City of Boulder Outdoor Lighting Ordinance: How This Will Affect Rental Licensing

Date Published: October 31, 2018

In an effort to reduce light pollution, many municipalities throughout Colorado have been looking at ordinances to regulate and restrict outdoor lighting in recent years.  This effort is commonly referred to as the “Dark Sky Movement.” The most touted advantages of reducing light pollution include increasing visibility of the stars and the night sky, reducing the effects of lighting on the environment, improving health for both people and wildlife, and reducing overall energy usage.

Several municipalities already have requirements in place for new construction outdoor lighting, but few have requirements that have addressed this for existing properties.  The City of Boulder is looking to do just that.  In 2003, Boulder adopted the Boulder Outdoor Lighting Ordinance, which included a 15-year grace period for all properties to become compliant.  The 15-year mark has been reached, and the date has been set for requiring compliance for November 16, 2018.

For homeowners, this means that if you have not obtained a building permit since 2003 that demonstrated full compliance with the lighting regulations, you will want to look at becoming compliant before November 16th, when enforcement goes into effect.

How will this affect the City of Boulder Rental Licensing?

Starting November 16, 2018, any property owner seeking to obtain a rental license will be required to show compliance or must begin working toward compliance with the Boulder outdoor lighting ordinance. These units will generally fall under one of three categories.

For single-family rental properties: The outdoor lighting will need to be compliant before you can receive your next 4-year rental license.

For multi-family rental properties: Including duplexes, if lighting is not compliant, you can obtain a shortened term rental license, which will give you 1 year to show compliance.  For these properties, a lighting plan will need to be submitted to the City of Boulder with your rental application, and once compliant, the full 4-year rental license can be obtained.

For condominiums: Where the HOA is responsible for managing the outdoor lighting, it will not typically be the responsibility of individual property owners, and you should be able to obtain your rental license, while the HOA works with the city in becoming compliant.

What does compliant outdoor lighting look like?

  • All exterior fixtures must be shielded at the top and sides to aim light downward, or have diffused glass surrounding the bulb at the sides, and the bulb cannot extend below the bottom of the fixture.


Boulder Outdoor Lighting Fixture ExampleBoulder Outdoor Lighting Example

  • The bulbs must be 900 Lumens or less. This equates to no more than a 60 Watt incandescent bulb, or a 15 Watt LED bulb.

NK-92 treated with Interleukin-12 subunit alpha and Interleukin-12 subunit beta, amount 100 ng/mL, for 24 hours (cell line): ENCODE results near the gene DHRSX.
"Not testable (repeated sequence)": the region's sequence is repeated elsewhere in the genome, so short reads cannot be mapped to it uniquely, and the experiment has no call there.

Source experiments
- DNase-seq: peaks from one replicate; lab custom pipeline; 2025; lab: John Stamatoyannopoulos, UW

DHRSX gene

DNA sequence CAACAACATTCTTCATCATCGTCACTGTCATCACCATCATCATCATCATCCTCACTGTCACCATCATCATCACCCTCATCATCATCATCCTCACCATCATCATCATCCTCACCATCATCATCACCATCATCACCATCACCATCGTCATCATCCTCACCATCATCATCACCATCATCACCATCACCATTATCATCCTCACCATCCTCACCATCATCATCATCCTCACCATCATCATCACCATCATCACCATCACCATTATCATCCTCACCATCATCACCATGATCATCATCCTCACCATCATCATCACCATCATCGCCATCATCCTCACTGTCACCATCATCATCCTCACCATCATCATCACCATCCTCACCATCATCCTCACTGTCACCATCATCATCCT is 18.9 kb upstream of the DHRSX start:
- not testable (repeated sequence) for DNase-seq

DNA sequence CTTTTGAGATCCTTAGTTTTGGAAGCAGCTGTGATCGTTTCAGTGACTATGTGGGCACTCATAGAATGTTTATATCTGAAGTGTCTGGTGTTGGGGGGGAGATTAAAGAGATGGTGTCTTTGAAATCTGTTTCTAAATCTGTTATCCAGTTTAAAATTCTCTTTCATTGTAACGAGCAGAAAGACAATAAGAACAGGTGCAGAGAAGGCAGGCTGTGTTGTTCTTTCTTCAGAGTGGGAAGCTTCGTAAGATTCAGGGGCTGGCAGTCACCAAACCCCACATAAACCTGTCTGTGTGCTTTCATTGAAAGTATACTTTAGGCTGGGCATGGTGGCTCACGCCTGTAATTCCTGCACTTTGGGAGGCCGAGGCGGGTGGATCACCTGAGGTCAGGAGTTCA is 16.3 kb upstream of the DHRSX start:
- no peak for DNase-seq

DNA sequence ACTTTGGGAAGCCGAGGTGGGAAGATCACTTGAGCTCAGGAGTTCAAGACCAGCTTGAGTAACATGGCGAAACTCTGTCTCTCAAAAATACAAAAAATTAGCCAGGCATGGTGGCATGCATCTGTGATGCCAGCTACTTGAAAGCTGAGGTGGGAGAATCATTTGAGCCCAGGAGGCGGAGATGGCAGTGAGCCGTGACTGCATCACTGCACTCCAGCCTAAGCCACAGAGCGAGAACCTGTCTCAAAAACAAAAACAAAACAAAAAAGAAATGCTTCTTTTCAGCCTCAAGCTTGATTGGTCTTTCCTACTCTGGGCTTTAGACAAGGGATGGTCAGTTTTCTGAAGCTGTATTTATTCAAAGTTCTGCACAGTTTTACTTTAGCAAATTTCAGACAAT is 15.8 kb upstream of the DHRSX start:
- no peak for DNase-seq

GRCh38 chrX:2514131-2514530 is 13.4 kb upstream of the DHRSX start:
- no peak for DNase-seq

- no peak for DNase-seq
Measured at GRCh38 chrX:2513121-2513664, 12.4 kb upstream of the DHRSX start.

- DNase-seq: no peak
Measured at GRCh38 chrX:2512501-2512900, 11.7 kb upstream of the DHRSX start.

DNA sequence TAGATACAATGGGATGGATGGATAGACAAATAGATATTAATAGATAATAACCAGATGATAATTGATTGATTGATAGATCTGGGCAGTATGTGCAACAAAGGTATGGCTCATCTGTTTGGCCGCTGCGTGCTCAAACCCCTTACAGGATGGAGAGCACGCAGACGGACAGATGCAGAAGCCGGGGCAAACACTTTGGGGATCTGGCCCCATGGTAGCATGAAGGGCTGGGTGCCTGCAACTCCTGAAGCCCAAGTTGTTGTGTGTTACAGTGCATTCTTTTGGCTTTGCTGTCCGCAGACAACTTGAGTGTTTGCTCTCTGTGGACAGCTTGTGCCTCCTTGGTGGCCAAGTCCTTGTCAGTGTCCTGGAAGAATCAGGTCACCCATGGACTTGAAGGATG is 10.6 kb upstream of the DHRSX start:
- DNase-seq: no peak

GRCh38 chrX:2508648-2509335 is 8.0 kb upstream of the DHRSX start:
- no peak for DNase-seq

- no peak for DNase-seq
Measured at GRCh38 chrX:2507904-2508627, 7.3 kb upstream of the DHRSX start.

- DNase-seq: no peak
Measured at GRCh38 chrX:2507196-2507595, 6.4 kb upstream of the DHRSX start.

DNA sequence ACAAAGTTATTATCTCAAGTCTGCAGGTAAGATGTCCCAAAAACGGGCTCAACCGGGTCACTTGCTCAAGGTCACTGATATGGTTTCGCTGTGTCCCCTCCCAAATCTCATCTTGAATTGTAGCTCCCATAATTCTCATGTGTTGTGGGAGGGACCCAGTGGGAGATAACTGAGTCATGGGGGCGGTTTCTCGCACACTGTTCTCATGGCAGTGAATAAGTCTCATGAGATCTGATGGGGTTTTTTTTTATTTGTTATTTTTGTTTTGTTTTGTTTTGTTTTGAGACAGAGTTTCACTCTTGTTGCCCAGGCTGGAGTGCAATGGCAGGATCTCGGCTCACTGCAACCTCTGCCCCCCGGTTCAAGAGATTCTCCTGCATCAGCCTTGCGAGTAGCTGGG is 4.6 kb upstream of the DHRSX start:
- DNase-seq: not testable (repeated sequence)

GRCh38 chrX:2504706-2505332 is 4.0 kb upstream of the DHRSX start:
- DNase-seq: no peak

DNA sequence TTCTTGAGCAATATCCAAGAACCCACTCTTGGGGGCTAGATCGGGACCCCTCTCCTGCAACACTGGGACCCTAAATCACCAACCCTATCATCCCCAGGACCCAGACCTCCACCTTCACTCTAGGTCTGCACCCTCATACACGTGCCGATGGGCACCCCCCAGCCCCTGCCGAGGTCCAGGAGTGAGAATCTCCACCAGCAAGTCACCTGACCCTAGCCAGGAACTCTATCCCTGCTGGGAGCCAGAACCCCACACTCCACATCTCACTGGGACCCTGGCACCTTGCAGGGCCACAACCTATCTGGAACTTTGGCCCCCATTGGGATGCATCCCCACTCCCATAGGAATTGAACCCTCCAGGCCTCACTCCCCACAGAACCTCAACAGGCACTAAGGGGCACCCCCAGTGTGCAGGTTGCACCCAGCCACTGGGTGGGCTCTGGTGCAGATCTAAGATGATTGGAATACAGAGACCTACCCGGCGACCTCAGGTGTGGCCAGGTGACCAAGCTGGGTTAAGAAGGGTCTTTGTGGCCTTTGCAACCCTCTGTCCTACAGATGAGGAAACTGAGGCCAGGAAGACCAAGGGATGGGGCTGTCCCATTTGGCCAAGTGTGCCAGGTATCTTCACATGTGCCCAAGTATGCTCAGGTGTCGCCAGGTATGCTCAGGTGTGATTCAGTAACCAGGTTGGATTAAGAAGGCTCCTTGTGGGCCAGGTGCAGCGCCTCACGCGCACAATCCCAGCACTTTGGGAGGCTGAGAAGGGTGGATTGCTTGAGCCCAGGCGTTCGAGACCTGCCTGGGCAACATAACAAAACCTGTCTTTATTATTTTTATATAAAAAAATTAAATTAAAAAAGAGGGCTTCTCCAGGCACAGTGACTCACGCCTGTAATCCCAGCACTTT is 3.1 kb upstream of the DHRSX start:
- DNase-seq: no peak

• No bulbs over 3000 Kelvin in correlated color temperature.  This will help keep the light in warmer ranges, rather than in cooler, more harsh ranges. This information can be found on the lighting packaging

Boulder Outdoor Lighting Temperature Requirements

  • Any spot or flood lights must be aimed downward, and should not exceed 1200 Lumens (75 Watt Incandescent or 19 Watt LED). These should be on a motion sensor with a timer that can be set to turn the light off after a maximum of 5 minutes.

See the City of Boulder’s outdoor lighting notice for full details on these requirements.

Important information for Rental License requirement changes regarding Smoke and Carbon Monoxide alarm requirements

In the past, the presence of smoke and CO alarms were verified by the property owners or managers. Beginning November 16, 2018, this is now going to be something that your rental inspector will need to verify and sign off on at the time of the rental inspection. If these are not present, we will need to make an additional site visit to verify that they are present and working properly. The location requirements remain the same: smoke detectors must be in each bedroom, as well as on each level outside the bedrooms, and CO detectors within 15’ of every sleeping area. See page 14-15 of the Boulder Rental License Handbook for full details on the smoke and CO detector location requirements.

Scott Home Inspection and our team of Rental License Inspectors can help you understand and meet these requirements.  Property owners/managers will want to be prepared so that you can have all of your outdoor lighting and Smoke/CO detectors in compliance prior to scheduling Scott Home Inspection to come out for your next Rental License inspection.

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About the Author: Luke Griess

Luke Griess is an ASHI certified Home Inspector and Certified HERS rater, with over 20 years cumulative experience in the home inspection, residential energy services, and construction industries.

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